Wednesday, June 17, 2009

“Cutting-it” Cross Culturally or Surviving from Shock to Service

Having observed people trying to make the transition that is required to plant churches in other cultures for over twenty years now, I have decided it is less about what someone brings to the field (experience, ability, personality or gifting) and more about a choice. The people who “survive” into effectiveness do not have anything more than those who don’t, other than sheer tenacity.

It must be said, of course, that not all people who are “called” into cross-cultural living are intended to spend the rest of their career life in that setting. Sometimes they are called away after a season, or medical issues get in the way. That being said, the effort required and time needed to make the transition means that most people at the outset intend to spend at least a matter of years in the endeavor.

So, why do so many crash and burn in the first three years?

First, there are the language and cultural differences. Theoretically, everyone can learn a new language, but it takes a lot of effort and commitment. You regularly have times when you feel like you have reached the limits of your ability, and for years you feel like you will never know enough. In some ways it simply takes a choice to live with a permanent handicap; that and keep trying to grow. Even when you “learn” to speak you have to always brave the cultural waters and get used to making embarrassing mistakes. Some people literally become recluses rather than face the stress of culture shock.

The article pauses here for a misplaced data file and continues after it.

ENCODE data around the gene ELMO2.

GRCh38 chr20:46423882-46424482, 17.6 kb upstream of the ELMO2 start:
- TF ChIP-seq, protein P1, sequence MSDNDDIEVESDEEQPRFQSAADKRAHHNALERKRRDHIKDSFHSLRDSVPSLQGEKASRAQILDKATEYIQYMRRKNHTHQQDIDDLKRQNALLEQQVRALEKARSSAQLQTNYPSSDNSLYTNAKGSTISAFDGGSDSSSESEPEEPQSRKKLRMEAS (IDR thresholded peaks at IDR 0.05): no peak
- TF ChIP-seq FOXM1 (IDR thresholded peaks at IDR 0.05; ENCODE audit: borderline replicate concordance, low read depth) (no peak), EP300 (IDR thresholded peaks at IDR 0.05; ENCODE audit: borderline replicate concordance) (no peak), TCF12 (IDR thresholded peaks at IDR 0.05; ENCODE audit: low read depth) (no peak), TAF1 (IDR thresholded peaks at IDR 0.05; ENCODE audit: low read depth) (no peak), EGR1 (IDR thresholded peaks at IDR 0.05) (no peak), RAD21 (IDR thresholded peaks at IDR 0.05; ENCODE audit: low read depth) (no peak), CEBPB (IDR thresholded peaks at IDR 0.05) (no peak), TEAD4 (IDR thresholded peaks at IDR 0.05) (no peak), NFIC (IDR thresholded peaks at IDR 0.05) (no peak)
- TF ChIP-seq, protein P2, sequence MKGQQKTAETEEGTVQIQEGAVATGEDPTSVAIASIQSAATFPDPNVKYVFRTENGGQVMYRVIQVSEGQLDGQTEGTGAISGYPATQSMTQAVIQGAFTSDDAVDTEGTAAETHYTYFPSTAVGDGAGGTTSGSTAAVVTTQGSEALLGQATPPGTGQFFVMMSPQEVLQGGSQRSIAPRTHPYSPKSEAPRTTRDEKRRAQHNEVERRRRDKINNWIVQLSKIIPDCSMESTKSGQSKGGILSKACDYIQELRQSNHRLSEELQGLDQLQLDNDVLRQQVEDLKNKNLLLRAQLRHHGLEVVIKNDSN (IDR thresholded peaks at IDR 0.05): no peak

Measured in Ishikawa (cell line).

The choice to adapt is not quite enough, though. Some people learn to live in the new culture but never learn to engage it with the Gospel. These people do not tend to fail in the sense of giving up and going home, but they still fail even if they live in the culture for years. If they do not accomplish the task that brought them here in the first place, mere survival cannot be seen as success.

These are the issues that are occupying a lot of people and thought here in Germanic Europe. How can we best help people achieve cultural adjustment and cultural transformation at the same time? An exciting model seems to be emerging!

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